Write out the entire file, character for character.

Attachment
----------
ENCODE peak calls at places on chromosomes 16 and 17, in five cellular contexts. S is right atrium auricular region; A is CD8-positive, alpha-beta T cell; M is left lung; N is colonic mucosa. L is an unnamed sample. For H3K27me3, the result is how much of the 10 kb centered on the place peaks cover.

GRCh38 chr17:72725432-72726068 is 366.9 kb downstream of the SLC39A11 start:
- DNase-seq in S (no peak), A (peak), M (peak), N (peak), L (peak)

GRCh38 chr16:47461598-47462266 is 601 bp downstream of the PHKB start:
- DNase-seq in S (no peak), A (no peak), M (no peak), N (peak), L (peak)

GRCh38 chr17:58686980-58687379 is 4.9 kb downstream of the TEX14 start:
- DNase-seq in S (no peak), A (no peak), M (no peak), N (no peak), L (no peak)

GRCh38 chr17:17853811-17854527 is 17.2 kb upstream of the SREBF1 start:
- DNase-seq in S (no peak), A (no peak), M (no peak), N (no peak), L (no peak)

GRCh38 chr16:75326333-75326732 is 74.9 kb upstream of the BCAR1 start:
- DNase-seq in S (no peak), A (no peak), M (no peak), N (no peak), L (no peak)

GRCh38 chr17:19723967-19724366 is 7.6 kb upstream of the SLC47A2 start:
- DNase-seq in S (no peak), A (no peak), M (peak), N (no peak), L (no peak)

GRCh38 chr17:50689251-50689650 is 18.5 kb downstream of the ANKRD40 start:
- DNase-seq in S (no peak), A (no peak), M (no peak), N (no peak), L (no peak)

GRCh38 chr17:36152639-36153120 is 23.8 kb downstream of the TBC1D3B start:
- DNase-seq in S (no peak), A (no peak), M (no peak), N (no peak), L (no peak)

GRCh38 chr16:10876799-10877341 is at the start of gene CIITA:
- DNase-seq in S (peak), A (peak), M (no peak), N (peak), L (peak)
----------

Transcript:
ENCODE peak calls at places on chromosomes 16 and 17, in five cellular contexts. S is right atrium auricular region; A is CD8-positive, alpha-beta T cell; M is left lung; N is colonic mucosa. L is an unnamed sample. For H3K27me3, the result is how much of the 10 kb centered on the place peaks cover.

GRCh38 chr17:72725432-72726068 is 366.9 kb downstream of the SLC39A11 start:
- DNase-seq in S (no peak), A (peak), M (peak), N (peak), L (peak)

GRCh38 chr16:47461598-47462266 is 601 bp downstream of the PHKB start:
- DNase-seq in S (no peak), A (no peak), M (no peak), N (peak), L (peak)

GRCh38 chr17:58686980-58687379 is 4.9 kb downstream of the TEX14 start:
- DNase-seq in S (no peak), A (no peak), M (no peak), N (no peak), L (no peak)

GRCh38 chr17:17853811-17854527 is 17.2 kb upstream of the SREBF1 start:
- DNase-seq in S (no peak), A (no peak), M (no peak), N (no peak), L (no peak)

GRCh38 chr16:75326333-75326732 is 74.9 kb upstream of the BCAR1 start:
- DNase-seq in S (no peak), A (no peak), M (no peak), N (no peak), L (no peak)

GRCh38 chr17:19723967-19724366 is 7.6 kb upstream of the SLC47A2 start:
- DNase-seq in S (no peak), A (no peak), M (peak), N (no peak), L (no peak)

GRCh38 chr17:50689251-50689650 is 18.5 kb downstream of the ANKRD40 start:
- DNase-seq in S (no peak), A (no peak), M (no peak), N (no peak), L (no peak)

GRCh38 chr17:36152639-36153120 is 23.8 kb downstream of the TBC1D3B start:
- DNase-seq in S (no peak), A (no peak), M (no peak), N (no peak), L (no peak)

GRCh38 chr16:10876799-10877341 is at the start of gene CIITA:
- DNase-seq in S (peak), A (peak), M (no peak), N (peak), L (peak)